83rd Annual

Wednesday, 12 February 2003: 8:45 AM
Simulations of South American monsoon and the effects of land surface processes
Yongkang Xue, Univ. of California, Los Angeles, CA; and W. Li, F. Sales, S. Chou, and H. M. Juang
In this numerical study, the NCEP GCM has been applied to investigate the interactions between land surface processes and climate, in particular the interactions between land and monsoon system. A version of NCEP GCM with spectral triangular 42 truncation (T42) is used for this study. The corresponding gaussian grid for T42 is 128 by 64, roughly equivalent to 2.8 degrees in latitude and longitude.

Two land surface parameterizations are used to test the impact of land surface processes on the simulations of the South American monsoon. One parameterization is the simple Simplified Biosphere Model (SSiB), which includes explicit vegetation representation and the other is a surface model with two-soil layers (SOIL) with no explicit vegetation parameterizations. Using the NCEP GCM/SOIL and the NCEP GCM/SSiB, we have integrated the models for 12 months from May 1, 1987 to April 30, 1988. In the two simulations, the initial soil moisture and surface albedo are similar. The major differences between these two experiments are the land surface parameterizations and land cover conditions: one with vegetation and the other with only soil layers.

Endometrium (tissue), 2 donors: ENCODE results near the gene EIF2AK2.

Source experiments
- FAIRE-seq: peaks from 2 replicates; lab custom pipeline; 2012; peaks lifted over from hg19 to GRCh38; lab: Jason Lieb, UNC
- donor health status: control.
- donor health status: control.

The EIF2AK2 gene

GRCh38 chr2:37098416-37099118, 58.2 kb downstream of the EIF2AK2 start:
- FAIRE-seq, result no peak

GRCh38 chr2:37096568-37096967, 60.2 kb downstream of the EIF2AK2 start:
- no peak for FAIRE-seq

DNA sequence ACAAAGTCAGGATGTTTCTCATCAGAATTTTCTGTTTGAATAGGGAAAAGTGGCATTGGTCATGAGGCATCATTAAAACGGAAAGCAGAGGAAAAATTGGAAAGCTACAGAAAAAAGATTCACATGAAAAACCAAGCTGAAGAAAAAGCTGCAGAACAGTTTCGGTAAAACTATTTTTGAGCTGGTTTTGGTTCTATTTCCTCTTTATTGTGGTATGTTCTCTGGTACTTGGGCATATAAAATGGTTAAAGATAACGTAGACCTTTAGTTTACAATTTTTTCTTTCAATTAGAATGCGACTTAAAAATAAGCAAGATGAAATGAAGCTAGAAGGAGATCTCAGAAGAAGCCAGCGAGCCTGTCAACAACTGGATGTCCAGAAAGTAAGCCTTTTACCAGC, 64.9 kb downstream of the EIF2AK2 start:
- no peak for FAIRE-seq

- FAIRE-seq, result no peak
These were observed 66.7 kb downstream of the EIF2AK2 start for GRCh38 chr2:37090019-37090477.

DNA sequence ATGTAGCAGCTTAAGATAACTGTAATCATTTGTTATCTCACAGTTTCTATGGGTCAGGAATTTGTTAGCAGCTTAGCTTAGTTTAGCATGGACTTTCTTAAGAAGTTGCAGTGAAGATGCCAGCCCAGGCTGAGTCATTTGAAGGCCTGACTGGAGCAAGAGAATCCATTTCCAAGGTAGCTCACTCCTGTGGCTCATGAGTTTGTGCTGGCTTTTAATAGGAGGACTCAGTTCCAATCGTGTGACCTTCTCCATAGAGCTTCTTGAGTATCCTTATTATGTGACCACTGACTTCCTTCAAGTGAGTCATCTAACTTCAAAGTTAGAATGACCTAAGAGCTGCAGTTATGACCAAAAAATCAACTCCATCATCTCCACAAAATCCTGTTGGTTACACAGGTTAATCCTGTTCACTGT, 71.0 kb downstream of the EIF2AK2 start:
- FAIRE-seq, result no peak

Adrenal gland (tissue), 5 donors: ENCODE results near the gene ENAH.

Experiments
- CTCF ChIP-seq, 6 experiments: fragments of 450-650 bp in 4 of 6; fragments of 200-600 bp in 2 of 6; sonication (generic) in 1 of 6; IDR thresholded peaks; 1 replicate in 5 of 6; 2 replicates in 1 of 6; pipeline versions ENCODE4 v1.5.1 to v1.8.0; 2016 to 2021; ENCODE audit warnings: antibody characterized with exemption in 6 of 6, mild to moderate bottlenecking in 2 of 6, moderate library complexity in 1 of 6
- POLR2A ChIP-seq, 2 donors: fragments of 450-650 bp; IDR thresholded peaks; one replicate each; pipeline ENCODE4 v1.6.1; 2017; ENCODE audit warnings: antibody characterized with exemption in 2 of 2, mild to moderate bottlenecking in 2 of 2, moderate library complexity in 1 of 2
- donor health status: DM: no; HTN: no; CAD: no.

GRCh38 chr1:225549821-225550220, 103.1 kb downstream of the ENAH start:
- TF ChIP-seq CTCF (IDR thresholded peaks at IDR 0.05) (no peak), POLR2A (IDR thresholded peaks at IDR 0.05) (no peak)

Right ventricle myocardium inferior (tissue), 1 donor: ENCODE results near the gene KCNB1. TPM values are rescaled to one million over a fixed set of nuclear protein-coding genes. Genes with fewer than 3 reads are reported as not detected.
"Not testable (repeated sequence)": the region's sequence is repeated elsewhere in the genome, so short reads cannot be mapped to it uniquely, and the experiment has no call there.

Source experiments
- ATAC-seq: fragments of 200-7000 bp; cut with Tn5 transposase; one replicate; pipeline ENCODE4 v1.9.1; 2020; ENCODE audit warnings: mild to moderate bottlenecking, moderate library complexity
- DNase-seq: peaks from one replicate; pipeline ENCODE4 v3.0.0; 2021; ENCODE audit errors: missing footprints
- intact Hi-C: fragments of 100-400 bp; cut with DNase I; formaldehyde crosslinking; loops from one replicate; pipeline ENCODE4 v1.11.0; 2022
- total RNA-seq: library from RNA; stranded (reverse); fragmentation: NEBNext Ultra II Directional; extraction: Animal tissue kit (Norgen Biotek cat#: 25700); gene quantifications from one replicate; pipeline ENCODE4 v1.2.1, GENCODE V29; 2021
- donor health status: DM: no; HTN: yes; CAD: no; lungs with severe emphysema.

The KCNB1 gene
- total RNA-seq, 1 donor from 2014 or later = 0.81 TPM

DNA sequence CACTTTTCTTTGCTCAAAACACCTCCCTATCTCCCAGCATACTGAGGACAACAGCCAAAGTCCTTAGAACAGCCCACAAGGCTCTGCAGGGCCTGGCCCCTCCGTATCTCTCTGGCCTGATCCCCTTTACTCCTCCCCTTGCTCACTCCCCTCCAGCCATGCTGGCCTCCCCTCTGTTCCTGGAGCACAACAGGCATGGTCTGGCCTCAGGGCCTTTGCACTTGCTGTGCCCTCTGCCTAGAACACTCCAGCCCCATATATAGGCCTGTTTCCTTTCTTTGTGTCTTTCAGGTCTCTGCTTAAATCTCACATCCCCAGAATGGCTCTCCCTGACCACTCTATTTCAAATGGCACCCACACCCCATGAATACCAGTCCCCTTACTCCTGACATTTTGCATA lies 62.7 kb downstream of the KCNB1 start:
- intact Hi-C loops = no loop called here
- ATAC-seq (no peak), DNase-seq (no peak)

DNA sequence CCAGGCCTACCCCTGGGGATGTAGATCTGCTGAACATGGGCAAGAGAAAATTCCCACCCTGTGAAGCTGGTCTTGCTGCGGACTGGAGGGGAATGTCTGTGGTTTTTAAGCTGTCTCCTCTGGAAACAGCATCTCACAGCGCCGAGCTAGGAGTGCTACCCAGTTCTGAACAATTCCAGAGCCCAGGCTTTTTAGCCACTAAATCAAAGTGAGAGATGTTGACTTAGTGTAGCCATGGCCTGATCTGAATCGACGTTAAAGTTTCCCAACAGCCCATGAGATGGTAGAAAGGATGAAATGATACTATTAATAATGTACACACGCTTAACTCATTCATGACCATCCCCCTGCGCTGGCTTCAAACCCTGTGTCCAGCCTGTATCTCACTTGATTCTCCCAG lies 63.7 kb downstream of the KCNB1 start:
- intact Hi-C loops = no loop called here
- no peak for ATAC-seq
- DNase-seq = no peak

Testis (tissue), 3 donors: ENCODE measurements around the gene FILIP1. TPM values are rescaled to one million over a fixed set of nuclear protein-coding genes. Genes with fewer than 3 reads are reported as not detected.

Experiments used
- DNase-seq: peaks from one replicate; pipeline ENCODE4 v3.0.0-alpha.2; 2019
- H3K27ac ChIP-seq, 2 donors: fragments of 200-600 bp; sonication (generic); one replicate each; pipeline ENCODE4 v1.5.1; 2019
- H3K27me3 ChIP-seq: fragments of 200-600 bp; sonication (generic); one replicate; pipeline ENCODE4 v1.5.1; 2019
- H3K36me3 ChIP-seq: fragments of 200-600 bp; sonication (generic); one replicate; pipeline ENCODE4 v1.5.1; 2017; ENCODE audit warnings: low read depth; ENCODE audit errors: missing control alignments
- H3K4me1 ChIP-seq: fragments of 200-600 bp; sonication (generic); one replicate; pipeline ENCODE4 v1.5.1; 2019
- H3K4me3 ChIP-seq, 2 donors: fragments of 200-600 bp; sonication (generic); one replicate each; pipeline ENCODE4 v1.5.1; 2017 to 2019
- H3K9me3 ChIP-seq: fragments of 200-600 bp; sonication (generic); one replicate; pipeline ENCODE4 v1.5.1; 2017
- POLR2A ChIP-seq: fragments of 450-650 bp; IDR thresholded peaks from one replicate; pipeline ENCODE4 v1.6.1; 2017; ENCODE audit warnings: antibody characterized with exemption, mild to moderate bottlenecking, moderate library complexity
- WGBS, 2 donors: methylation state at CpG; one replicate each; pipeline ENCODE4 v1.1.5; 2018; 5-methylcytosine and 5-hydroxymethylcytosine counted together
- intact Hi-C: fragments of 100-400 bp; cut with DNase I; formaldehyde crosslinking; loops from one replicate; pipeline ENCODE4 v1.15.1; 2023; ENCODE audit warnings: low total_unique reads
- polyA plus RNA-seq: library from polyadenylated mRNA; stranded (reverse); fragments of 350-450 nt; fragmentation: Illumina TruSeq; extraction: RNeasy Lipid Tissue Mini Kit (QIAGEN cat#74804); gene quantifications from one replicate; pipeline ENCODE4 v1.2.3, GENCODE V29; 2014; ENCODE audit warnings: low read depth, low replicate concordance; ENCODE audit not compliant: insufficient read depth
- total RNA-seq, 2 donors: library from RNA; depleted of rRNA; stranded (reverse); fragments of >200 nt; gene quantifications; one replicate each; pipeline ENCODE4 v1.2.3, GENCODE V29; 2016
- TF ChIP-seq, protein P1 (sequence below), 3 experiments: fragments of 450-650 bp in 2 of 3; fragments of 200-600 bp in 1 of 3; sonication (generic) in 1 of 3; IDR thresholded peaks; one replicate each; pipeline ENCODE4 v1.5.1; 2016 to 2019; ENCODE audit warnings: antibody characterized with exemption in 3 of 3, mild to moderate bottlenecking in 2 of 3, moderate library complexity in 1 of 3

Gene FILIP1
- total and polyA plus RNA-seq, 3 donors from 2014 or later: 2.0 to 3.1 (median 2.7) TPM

The most substantial differences between the NCEP GCM/SOIL and the NCEP GCM/SSiB are the simulations in the evolution and the spatial distributions of South American monsoon (SAM). The SAM evolves in Central America and then moves towards southeast South America. In the NCEP GCM/SOIL, the development of the SAM is too fast and too strong. In December, instead of moving towards the southeast, the monsoon moves to the northwest. The NCEP/SSiB, on the other hand, correctly simulates the SAM evolution. To understand the mechanisms that contributed to the differences in the simulations, the surface energy and water balances are analyzed.

The NCEP/SSiB produces different spatial distributions of the surface sensible and latent heat fluxes. These differences induce changes in circulation, which produce variations in SAM simulations. In the pre-monsoon stages, land surface processes mainly influence the divergence in Central America. In the monsoon maturation stage, this influence is manifested in its effect on the simulations in the Bolivian Height and in its effect on the South Atlantic Convergence Zone and the equatorial trade winds.

To more accurate simulate the SAM, the Eta/SSiB regional model is also embedded to simulate regional details. Two three-month simulations (one in the dry season and the other in the wet season) with the Eta/SSiB show that the regional model is able to produce better precipitation simulations than the reanalysis data and GCM results.

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